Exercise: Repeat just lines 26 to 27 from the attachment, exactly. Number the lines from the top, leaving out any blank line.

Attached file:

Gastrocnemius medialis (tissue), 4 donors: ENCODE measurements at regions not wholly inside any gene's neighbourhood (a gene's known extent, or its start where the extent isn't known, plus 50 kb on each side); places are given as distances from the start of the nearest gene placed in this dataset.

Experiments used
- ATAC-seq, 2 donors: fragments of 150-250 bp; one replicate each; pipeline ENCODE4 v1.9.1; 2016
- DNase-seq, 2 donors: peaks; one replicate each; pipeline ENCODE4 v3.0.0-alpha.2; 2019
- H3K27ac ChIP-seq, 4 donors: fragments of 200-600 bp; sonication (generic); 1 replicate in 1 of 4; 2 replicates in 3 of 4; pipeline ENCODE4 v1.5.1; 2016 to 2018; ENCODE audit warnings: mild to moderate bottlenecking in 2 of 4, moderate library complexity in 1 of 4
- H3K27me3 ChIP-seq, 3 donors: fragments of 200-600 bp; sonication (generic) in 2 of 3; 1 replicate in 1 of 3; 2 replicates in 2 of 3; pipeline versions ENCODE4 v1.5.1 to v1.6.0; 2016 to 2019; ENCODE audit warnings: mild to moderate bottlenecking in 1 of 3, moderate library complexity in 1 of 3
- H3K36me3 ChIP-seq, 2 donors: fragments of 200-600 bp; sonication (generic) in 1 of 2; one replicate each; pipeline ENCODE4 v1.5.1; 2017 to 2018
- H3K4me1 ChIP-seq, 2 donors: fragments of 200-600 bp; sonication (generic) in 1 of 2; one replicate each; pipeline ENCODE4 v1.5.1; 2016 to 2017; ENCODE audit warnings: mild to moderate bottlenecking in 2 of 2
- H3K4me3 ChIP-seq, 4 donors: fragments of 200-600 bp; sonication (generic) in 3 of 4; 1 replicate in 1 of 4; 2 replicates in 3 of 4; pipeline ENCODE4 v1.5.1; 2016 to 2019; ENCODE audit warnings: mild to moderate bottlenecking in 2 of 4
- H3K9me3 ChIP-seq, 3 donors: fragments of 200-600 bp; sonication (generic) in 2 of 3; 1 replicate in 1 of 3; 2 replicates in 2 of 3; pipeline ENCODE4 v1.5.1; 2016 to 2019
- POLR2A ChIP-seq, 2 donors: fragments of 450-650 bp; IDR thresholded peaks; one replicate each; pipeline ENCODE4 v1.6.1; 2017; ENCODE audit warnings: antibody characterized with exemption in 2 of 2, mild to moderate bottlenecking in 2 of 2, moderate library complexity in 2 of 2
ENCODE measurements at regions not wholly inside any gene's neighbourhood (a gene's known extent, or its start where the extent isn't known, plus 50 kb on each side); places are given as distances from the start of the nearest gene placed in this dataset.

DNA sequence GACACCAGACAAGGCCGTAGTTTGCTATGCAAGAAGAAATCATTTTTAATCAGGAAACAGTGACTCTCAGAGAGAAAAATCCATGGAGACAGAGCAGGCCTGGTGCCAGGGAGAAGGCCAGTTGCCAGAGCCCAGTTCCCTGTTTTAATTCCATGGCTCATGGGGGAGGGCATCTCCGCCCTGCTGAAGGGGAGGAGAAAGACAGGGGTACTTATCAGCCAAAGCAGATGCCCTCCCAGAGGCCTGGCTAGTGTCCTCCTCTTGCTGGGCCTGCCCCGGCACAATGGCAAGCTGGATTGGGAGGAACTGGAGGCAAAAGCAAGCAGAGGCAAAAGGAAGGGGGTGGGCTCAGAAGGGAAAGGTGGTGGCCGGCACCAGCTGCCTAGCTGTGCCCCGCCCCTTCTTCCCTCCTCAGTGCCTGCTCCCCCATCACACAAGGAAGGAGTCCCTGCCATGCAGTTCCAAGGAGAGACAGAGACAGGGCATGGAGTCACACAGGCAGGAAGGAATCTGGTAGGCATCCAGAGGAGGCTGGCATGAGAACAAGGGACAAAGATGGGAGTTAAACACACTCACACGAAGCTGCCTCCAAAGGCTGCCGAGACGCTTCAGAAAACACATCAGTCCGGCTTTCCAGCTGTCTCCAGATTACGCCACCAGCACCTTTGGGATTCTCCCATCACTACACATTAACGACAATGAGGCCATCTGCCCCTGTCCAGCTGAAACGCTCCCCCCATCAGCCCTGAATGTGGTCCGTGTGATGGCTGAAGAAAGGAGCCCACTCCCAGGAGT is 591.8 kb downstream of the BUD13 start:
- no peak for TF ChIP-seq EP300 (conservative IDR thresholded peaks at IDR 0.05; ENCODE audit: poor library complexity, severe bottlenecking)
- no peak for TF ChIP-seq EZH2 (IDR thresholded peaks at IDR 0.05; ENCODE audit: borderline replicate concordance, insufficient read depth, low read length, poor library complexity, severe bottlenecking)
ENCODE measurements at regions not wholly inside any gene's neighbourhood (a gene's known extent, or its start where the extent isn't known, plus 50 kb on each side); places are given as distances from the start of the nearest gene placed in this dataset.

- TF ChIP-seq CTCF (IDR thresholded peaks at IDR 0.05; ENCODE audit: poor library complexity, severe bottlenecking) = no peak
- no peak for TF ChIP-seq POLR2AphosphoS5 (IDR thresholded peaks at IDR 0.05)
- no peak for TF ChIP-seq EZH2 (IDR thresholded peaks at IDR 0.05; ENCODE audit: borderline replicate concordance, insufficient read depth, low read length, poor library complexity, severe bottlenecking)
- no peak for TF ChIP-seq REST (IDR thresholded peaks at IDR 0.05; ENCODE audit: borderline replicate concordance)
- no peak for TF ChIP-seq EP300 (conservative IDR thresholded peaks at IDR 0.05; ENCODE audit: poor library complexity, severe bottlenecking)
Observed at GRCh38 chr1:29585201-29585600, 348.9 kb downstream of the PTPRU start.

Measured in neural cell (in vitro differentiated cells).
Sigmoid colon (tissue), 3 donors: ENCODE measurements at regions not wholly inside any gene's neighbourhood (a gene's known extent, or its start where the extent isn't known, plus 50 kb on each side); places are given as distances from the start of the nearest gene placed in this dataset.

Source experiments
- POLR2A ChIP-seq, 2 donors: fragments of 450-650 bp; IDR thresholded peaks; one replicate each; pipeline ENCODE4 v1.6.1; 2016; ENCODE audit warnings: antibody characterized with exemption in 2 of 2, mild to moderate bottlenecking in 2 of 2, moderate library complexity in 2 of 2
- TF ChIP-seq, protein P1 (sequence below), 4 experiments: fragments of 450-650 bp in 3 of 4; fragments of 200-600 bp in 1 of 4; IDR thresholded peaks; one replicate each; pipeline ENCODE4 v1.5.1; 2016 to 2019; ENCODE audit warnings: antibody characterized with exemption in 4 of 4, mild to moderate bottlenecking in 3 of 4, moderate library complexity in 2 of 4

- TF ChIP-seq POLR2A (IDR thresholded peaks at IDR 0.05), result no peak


- POLR2A ChIP-seq, 2 donors: fragments of 450-650 bp; IDR thresholded peaks; one replicate each; pipeline ENCODE4 v1.6.1; 2016; ENCODE audit warnings: antibody characterized with exemption in 2 of 2, mild to moderate bottlenecking in 2 of 2, moderate library complexity in 2 of 2
- TF ChIP-seq, protein P1 (sequence below), 4 experiments: fragments of 450-650 bp in 3 of 4; fragments of 200-600 bp in 1 of 4; IDR thresholded peaks; one replicate each; pipeline ENCODE4 v1.5.1; 2016 to 2019; ENCODE audit warnings: antibody characterized with exemption in 4 of 4, mild to moderate bottlenecking in 3 of 4, moderate library complexity in 2 of 4